Grants Pass to Hugo, Oregon Electrocode Project
Signals involved in this project:
|Signal Numbers||Signals Removed||Signals Installed||Notes||Location|
|4864/4865||Double/Single Semaphores||none||S. of Three Pines Rd.|
|4826/4827||Tri-colors||none||N. End Merlin Siding|
|4822/4823||none||none||Tri-colors retained||S. End Merlin Siding|
|4809/4810||Double/Single Semaphores||none||Along Merlin Rd.|
As usual, click on the thumbnails for larger images
|The northern-most set of Semaphores that came out were nearly at the top of Merlin Grade and visible from Three Pines Road. This "roster shot" of the blades was taken in February, 2000 while accompanying Rick Perry on his monthly inspections.|
|The next set that fell were just visible through the trees along Merlin-Galice
Road near milepost 481 south of Merlin. In this picture Rick
(aka Xingman) poses for photographer Steve Crise to take a shot that would
eventually show up on Xingman's
|A mile and a half farther south near Camp Joy Road these blades protected Siskiyou Line traffic. Steve is concentrating his efforts on the unusual effect pictured below while Rick drops the blades for this photograph.|
|I've only seen this happen once with a Semaphore and it begs to become
the subject of a quiz:
What's happening in this picture?
A. An un-named maintainer jokingly installed a red lens in the lamp fixture.
B. The photographer used a digital trick to make the light appear red.
C. Red lenses are a standard safety feature in the event a colored roundel gets broken or shot out, a restricting aspect would be displayed.
D. The sun just happened to be at the correct angle to shine through a red roundel and illuminate the lens in the light housing.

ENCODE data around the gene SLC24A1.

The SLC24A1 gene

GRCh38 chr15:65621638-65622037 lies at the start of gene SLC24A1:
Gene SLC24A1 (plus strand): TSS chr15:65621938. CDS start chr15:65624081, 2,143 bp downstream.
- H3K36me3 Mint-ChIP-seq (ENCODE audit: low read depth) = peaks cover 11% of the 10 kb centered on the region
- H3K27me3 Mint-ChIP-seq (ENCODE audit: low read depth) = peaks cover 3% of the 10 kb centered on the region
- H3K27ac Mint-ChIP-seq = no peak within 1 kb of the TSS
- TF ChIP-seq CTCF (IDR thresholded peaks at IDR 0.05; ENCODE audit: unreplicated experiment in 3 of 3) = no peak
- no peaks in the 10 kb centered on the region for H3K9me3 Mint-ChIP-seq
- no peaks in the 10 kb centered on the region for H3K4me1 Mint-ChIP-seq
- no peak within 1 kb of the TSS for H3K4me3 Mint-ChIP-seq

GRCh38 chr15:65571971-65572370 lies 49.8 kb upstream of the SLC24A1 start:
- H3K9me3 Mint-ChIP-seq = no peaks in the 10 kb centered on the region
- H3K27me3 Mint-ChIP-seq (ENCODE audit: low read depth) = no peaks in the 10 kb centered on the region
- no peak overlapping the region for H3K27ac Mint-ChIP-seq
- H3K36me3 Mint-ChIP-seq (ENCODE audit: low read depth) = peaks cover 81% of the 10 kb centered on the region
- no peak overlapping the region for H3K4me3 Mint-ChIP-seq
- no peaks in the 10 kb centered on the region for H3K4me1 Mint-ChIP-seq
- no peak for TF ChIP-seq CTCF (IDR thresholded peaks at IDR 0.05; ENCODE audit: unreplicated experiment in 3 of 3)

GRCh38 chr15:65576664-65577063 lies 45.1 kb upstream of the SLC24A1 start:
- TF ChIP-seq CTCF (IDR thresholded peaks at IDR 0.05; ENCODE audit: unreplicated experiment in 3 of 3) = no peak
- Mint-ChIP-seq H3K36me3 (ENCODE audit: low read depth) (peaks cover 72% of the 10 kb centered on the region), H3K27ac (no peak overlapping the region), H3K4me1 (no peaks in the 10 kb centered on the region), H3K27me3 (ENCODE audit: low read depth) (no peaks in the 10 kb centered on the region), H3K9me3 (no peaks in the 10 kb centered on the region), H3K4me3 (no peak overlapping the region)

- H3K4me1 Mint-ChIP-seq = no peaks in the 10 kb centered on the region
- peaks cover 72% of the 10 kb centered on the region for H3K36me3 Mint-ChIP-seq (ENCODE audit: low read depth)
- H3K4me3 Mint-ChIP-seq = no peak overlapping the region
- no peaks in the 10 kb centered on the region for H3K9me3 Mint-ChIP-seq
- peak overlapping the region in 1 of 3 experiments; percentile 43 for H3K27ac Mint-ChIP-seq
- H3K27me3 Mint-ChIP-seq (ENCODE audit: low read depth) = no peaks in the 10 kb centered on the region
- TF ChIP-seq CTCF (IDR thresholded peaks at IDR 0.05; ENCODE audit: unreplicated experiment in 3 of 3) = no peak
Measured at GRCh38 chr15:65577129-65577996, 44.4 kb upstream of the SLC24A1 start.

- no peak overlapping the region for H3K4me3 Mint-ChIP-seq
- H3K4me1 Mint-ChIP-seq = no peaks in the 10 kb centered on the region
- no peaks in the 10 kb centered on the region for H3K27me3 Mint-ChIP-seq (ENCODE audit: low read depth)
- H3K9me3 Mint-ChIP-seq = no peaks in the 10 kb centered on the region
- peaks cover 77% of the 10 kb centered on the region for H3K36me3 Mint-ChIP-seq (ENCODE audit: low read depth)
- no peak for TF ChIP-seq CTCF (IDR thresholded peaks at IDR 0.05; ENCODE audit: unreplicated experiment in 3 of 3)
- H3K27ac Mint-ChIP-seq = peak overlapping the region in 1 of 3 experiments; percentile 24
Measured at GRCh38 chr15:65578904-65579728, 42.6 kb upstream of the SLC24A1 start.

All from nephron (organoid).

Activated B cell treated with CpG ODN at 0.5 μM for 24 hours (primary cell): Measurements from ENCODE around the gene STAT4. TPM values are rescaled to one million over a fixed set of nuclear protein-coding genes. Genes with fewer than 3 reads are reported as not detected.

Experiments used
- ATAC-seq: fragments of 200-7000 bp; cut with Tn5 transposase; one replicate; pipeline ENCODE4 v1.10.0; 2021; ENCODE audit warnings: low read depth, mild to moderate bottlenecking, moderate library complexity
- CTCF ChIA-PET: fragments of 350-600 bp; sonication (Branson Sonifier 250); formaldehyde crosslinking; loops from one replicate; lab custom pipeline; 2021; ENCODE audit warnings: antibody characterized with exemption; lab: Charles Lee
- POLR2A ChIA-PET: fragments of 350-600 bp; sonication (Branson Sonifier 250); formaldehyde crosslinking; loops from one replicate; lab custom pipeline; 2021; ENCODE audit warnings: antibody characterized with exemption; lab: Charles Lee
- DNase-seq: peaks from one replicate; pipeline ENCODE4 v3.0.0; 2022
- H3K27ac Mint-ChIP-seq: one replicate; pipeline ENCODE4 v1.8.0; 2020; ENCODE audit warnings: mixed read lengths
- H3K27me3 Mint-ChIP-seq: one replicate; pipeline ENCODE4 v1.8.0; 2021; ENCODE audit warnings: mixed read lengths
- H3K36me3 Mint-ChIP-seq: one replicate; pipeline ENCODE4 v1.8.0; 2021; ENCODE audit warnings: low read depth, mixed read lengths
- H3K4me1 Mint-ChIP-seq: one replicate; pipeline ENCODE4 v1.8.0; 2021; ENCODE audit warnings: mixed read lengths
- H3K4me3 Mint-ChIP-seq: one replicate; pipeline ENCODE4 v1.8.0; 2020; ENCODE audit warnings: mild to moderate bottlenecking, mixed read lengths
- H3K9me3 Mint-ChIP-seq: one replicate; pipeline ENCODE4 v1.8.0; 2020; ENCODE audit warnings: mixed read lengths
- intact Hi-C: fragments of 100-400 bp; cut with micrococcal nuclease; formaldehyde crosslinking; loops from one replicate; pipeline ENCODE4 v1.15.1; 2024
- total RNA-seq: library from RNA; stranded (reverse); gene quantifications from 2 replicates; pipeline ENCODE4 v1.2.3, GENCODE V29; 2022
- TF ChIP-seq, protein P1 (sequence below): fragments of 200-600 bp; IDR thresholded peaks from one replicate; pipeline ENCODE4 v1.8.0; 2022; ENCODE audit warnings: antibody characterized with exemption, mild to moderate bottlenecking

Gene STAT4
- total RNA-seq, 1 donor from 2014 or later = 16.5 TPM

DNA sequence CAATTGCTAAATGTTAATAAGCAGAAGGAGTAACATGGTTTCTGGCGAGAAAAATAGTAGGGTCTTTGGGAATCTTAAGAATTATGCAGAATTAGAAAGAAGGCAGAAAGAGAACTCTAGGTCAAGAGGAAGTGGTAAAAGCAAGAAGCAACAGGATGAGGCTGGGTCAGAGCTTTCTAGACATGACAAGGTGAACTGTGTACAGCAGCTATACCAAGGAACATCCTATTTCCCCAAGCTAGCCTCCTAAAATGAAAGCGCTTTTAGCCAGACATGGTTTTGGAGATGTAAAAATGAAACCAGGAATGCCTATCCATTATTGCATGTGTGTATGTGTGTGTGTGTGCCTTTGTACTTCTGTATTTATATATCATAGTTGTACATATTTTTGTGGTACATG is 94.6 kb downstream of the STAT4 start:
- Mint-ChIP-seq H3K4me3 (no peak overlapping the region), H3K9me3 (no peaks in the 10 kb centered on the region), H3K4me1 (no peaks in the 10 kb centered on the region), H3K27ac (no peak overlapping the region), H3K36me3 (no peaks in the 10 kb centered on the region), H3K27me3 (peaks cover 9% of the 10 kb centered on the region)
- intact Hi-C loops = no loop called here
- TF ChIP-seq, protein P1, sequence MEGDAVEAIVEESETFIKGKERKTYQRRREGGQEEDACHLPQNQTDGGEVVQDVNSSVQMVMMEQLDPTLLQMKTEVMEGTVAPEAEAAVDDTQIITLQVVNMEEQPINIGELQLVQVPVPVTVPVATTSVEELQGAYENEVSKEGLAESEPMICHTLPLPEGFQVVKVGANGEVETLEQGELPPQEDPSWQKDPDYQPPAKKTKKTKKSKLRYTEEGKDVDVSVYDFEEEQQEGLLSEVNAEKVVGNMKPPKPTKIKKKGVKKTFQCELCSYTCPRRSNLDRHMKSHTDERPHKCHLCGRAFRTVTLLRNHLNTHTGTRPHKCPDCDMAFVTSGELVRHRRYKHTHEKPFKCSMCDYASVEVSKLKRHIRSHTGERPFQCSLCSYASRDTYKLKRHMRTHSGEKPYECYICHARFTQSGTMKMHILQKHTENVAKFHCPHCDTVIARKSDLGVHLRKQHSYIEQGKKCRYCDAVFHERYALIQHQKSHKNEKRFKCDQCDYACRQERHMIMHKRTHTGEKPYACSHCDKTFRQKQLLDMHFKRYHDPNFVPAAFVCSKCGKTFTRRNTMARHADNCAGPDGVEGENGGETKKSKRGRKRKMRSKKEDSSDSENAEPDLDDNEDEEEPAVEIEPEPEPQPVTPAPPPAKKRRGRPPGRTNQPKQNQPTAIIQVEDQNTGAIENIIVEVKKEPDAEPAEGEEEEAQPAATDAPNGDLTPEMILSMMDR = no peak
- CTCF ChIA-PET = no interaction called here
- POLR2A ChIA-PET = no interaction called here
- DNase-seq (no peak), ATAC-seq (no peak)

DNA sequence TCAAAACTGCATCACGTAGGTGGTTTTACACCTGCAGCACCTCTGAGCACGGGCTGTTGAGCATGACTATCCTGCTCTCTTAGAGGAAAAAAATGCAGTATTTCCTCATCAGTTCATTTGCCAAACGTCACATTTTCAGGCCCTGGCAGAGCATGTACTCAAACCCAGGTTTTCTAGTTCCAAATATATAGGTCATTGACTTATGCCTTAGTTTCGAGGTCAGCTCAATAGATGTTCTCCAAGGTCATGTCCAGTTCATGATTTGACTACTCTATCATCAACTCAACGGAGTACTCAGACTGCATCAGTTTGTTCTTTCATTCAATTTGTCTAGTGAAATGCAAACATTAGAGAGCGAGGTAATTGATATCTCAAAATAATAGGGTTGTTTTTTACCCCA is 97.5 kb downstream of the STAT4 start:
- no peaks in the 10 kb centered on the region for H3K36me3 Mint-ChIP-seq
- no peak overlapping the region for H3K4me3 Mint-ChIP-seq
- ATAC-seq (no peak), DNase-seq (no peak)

Correct answer is at the bottom of the page.
|On an overcast Autumn day, CORP crews descend on the signal project. Already 110V power has been installed where needed, track wires have been dug in and the bases set. Shown on the goose neck trailer are two complete sets of "Flowerpot" signals, with upright bungalows at the front and masts laying on their sides towards the rear.|
|One of the prefabricated bases that has been set with wires dug in to it as well. It's ready for the Flowerpot installation.|
|The new case, masts and signal heads have been installed and are ready to be hooked up. Notice that the heads are pointed away from the tracks to indicate that these signals are not yet in service. Once the 110V commercial power and track wires have been connected, the computer will be programmed by an outside contractor. Finally, when all the Electrocode installations between Grants Pass and Hugo are ready, they will be cutover in a single day. During cutover, the heads on the new signals will be turned and aimed while the semaphore blades will be wrapped to indicate they are no longer in service.|
|A few days after cutover the Flowerpot shown above produces a clear indication as Rick performs some tests on it. Notice how this signal pair is not connected to the pole line on which the Semaphores relied. These Electrocode installations "communicate" with each other using electrical pulses through the rails.|
|Not all Electrocodes are Flowerpots, however. Witness the E-code equipment in the top of an old Style B case at the south end of Merlin. Southern Pacific had replaced the Semaphores at this location with the Tri-color lights shown here on shortened masts. Rick is testing the new controls.|
|Following cutover, the log train was used to remove the old signals between Hugo and Grants Pass. Here the slain Semaphores lie on log cars like so much timber. These cars spent a couple days in the old Miller Redwood spur at Merlin before being picked up by the Glendale Hauler and taken to Roseburg for disposal. Some of the blades were damaged, unfortunately, but most signals will find new homes with collectors and railfans.|
|In an uncharacteristic show of emotion, Rick displays his sentiments
about the slaughter of these silent sentinels of the Siskiyou.
(Yeah, this shot was staged, but Rick and your web master were not in a very joyful mood that day in Merlin.)
If you answered "D" to the quiz about the red light in the picture above, give yourself an "A" for the day. The sun lined up just perfectly to produce this effect, further enhanced with a polarizing filter which turned the sky a dark blue.
All pictures and text Copyright (C) 2000 by Larry Tuttle
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